Classic Our Word
With the release tomorrow of the remake of All the King's Men, we take a look back at what Mitchell wrote about the Pulitizer Prize-winning novel (what he called a "gothic political horror story") back in December 2004:
All the King’s Men, the fictionalized story of former Louisiana governor Huey Long, is what you might call “serious” fiction (just look at the number of reviews on amazon.com from students who’d been assigned to read it). It won the Pulitzer Prize in 1947, and was adapted into a movie that won the Best Picture Oscar two years later. As such, it has all the gravity that one might expect. But it has more, much more. It has language.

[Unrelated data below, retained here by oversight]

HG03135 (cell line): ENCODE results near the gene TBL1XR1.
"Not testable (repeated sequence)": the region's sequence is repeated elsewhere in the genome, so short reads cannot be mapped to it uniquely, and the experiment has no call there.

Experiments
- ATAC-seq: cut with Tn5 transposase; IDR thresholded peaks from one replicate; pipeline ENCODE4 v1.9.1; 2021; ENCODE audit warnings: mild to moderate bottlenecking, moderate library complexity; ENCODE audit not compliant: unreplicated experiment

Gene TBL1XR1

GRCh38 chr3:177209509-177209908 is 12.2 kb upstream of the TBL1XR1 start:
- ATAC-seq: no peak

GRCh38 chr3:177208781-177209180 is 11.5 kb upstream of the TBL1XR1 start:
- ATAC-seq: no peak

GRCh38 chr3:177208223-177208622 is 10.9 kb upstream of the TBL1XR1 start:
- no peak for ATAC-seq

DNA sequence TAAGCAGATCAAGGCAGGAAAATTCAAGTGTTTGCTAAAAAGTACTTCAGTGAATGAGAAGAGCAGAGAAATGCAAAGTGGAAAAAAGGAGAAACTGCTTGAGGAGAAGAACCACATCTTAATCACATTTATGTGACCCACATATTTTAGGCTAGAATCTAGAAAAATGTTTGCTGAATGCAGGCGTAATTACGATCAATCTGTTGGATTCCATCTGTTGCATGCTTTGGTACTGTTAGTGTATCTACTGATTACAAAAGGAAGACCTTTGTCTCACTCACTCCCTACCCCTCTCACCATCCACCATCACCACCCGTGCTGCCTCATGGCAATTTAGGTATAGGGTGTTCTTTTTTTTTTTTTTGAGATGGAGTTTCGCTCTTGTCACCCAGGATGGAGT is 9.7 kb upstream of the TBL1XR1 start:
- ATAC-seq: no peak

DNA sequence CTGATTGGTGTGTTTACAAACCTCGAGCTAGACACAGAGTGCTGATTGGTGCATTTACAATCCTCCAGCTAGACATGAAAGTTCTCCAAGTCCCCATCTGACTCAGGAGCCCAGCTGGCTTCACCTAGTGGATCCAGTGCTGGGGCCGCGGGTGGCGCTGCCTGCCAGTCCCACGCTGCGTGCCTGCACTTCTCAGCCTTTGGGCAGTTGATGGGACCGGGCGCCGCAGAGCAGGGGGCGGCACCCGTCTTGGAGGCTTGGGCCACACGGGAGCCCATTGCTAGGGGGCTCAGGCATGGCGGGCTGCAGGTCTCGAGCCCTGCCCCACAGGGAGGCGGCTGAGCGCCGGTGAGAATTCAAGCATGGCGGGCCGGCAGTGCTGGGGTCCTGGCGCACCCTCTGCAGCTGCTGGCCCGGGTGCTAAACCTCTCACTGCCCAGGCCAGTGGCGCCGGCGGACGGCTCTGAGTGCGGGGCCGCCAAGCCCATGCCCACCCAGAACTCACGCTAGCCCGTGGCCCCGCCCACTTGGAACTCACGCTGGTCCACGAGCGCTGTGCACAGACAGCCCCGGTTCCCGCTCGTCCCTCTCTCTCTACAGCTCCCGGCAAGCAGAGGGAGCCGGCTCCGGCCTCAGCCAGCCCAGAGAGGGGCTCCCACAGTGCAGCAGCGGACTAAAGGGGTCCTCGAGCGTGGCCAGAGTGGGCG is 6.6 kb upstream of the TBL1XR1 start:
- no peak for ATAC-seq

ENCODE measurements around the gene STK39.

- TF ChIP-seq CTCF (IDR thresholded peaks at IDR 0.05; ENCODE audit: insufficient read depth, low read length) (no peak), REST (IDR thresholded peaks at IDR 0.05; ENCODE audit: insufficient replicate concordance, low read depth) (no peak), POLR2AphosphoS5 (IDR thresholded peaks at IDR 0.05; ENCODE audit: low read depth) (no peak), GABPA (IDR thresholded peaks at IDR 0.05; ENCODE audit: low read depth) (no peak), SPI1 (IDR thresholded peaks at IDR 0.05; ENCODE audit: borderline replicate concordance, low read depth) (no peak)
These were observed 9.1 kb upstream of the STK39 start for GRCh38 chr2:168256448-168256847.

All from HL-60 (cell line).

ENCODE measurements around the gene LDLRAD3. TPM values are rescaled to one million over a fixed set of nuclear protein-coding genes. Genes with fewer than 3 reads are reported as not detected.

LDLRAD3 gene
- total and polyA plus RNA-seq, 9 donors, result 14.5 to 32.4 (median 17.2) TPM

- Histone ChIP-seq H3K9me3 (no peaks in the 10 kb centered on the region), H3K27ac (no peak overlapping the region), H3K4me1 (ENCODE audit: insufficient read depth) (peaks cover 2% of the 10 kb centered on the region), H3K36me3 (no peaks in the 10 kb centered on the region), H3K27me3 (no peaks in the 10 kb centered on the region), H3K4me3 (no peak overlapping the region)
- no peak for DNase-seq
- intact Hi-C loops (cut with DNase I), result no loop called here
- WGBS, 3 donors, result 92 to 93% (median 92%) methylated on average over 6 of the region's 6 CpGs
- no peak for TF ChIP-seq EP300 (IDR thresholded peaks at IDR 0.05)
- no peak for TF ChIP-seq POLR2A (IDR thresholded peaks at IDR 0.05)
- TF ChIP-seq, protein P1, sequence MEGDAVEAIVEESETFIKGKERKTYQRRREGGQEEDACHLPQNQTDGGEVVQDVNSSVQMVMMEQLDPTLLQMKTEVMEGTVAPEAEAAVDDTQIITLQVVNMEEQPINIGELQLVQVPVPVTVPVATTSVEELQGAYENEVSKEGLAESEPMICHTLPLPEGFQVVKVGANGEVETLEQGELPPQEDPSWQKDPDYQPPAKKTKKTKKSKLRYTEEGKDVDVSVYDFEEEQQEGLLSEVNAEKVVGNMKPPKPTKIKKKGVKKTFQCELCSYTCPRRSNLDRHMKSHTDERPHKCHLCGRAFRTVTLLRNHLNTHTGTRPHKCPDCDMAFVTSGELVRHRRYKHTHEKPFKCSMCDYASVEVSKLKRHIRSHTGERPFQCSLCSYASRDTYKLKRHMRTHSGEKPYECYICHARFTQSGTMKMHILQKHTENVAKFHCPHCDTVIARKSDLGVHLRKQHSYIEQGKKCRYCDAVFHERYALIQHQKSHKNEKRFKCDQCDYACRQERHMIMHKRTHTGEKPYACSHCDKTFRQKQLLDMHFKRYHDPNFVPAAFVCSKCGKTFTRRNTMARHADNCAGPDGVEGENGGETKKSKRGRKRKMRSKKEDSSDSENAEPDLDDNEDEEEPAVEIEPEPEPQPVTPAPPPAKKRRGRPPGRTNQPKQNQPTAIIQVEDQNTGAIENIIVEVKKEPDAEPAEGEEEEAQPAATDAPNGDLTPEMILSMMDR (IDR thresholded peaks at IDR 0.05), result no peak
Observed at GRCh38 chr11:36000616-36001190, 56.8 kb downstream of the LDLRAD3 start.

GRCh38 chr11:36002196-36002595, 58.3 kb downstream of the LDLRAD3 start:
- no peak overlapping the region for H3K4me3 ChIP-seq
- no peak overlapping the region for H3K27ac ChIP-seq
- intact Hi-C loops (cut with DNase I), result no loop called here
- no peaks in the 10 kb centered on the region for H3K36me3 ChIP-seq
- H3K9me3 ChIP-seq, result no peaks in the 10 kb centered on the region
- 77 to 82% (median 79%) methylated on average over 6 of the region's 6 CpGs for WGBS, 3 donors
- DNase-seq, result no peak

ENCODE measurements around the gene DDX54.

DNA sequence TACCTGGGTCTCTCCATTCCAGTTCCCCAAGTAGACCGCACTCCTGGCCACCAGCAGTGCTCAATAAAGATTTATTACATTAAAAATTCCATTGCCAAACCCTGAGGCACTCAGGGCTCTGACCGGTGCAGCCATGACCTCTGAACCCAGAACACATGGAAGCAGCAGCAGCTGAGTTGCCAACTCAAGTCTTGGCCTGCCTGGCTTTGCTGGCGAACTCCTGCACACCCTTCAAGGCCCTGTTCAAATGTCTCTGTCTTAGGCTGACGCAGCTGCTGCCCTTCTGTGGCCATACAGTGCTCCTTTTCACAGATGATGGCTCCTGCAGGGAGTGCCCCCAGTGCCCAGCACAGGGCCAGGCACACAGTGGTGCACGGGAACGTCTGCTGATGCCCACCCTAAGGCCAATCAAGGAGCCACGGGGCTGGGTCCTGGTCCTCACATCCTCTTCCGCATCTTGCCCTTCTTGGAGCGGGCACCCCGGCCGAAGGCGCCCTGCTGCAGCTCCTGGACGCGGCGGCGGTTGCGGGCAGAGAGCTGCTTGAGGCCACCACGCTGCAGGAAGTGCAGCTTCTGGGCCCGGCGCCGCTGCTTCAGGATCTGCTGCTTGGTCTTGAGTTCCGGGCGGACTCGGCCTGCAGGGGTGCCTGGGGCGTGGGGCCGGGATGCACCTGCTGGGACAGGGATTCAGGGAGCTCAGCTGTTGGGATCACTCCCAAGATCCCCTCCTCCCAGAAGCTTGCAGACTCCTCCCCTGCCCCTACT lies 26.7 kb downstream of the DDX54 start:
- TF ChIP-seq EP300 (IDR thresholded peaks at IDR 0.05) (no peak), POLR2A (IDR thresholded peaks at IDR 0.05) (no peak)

The book has recurrent themes – motion, for example (the motion of cars down the highway, the motion forward in the quest for knowledge and the journey both away from and towards God, the motion of heading toward one’s destiny while at the same time trying to escape from it). And always, there’s the underlying question of good and evil (at one point, Willie Stark, the Huey Long character, comments that all good comes from evil because evil is all there is to work with).
Perhaps because of the novel’s basis in fact, the ending has a preordained feeling that allows Warren to concentrate on other elements of the story. It is true, as many critics have pointed out, that Warren digresses from time to time – in particular, two sub-stores go far afield from the main narrative, and in the hands of a lesser writer you might even forget what he’d been talking about before.
Read the entire piece here.